Perhaps the most obvious -- and difficult -- lesson Proust offers today's readers can be summed up in a few words: slow down, or, in Proust's original French, "N'allez pas trop vite." When the young British diplomat Harold Nicolson met Proust at a party in 1919, Proust ("white, unshaven, grubby," Nicolson wrote in his diary) asked Nicolson how the post-World War I peace conference worked. Nicolson began with a dull summary -- "we meet at 10:00, there are secretaries…" Proust stopped him: "Vous allez trop vite." So Nicolson began again: "The sham cordiality of it all; the handshakes; the maps; the rustle of papers; the tea in the next room; the macaroons."From a Wall Street Journal piece by Cynthia Crossen, on Alain de Botton's How Proust Can Change Your Life.
The advantage of not going too fast, Mr. de Botton points out, is that the world has a better chance of becoming more interesting in the process. And more interesting is almost always more fun. "The happiness that may emerge from taking a second look is central to Proust's therapeutic conception," he says. "It reveals the extent to which our dissatisfactions may be the result of failing to look properly at our lives rather than the result of anything inherently deficient about them."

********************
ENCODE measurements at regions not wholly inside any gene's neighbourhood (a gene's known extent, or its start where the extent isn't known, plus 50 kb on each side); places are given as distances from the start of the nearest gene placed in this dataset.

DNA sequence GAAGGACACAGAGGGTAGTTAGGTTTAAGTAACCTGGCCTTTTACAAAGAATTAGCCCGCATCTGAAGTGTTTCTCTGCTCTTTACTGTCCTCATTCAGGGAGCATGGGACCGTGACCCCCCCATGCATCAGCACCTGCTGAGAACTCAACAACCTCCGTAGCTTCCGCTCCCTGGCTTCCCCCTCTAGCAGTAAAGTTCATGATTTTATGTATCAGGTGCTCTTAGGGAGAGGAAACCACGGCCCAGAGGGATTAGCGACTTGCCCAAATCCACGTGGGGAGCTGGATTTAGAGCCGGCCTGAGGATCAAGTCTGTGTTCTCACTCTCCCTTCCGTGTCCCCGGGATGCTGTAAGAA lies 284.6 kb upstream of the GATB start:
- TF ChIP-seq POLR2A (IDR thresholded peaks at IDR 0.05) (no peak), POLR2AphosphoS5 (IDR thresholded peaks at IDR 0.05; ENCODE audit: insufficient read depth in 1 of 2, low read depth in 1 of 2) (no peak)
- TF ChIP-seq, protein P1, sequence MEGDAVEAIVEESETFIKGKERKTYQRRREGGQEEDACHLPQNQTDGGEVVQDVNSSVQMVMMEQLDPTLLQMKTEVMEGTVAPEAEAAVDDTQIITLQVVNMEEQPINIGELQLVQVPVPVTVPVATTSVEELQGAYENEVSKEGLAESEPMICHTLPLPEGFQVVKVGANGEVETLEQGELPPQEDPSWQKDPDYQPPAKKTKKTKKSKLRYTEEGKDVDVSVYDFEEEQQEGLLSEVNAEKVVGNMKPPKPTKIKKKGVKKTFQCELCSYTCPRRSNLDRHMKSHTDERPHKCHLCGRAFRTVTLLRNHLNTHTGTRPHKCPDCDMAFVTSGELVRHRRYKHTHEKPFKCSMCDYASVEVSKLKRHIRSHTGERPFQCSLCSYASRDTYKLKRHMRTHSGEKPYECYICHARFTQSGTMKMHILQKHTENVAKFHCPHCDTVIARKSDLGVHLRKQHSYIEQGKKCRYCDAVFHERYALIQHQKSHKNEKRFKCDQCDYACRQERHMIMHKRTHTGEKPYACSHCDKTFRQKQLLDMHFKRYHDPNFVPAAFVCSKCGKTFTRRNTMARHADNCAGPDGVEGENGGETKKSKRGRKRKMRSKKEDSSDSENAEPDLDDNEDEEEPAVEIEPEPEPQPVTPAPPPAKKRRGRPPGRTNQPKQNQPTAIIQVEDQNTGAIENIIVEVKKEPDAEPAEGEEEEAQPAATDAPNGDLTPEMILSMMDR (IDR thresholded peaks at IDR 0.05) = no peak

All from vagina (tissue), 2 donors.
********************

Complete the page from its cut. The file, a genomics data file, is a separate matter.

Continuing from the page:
Literary Self-Help: Alain de Botton Finds Modern Wisdom
in the Prose of a Long-Dead Writer (WSJ, subscription required)
Harold Nicolson meets Proust (passage from Peacekeeping, 1919)